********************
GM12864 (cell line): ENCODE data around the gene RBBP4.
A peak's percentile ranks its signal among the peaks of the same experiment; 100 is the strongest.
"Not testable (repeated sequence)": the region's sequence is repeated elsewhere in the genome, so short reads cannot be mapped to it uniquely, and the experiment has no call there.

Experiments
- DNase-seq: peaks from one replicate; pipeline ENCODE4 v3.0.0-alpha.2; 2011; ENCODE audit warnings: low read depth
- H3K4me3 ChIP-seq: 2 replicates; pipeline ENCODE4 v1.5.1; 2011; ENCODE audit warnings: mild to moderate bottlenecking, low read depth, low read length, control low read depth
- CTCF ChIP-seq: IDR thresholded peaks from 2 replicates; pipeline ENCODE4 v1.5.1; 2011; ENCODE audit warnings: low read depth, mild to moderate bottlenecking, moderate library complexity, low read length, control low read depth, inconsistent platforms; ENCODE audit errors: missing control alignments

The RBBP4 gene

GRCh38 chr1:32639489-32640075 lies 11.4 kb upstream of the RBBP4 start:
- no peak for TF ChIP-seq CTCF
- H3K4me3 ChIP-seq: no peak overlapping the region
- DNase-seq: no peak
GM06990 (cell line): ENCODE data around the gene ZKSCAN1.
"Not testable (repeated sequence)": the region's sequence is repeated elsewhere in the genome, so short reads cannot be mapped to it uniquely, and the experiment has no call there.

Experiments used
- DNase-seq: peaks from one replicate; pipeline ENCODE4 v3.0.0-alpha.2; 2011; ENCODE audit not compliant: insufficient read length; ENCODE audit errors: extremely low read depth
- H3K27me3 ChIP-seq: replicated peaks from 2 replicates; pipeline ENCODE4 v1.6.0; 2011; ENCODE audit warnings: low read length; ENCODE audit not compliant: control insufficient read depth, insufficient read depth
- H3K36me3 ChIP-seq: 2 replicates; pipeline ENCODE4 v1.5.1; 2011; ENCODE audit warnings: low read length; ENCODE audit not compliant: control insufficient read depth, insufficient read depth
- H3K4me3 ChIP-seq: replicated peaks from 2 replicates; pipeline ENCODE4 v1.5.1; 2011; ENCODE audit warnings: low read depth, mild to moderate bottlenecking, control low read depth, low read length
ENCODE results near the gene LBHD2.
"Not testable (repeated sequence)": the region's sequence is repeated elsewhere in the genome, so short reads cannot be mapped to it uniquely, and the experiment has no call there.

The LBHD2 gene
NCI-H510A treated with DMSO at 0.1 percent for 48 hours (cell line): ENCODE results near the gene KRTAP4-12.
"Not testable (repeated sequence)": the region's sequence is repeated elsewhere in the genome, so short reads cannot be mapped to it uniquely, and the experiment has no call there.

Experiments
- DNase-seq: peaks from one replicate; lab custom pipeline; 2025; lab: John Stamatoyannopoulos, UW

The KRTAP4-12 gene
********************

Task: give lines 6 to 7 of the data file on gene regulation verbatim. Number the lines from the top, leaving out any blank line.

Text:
- H3K4me3 ChIP-seq: 2 replicates; pipeline ENCODE4 v1.5.1; 2011; ENCODE audit warnings: mild to moderate bottlenecking, low read depth, low read length, control low read depth
- CTCF ChIP-seq: IDR thresholded peaks from 2 replicates; pipeline ENCODE4 v1.5.1; 2011; ENCODE audit warnings: low read depth, mild to moderate bottlenecking, moderate library complexity, low read length, control low read depth, inconsistent platforms; ENCODE audit errors: missing control alignments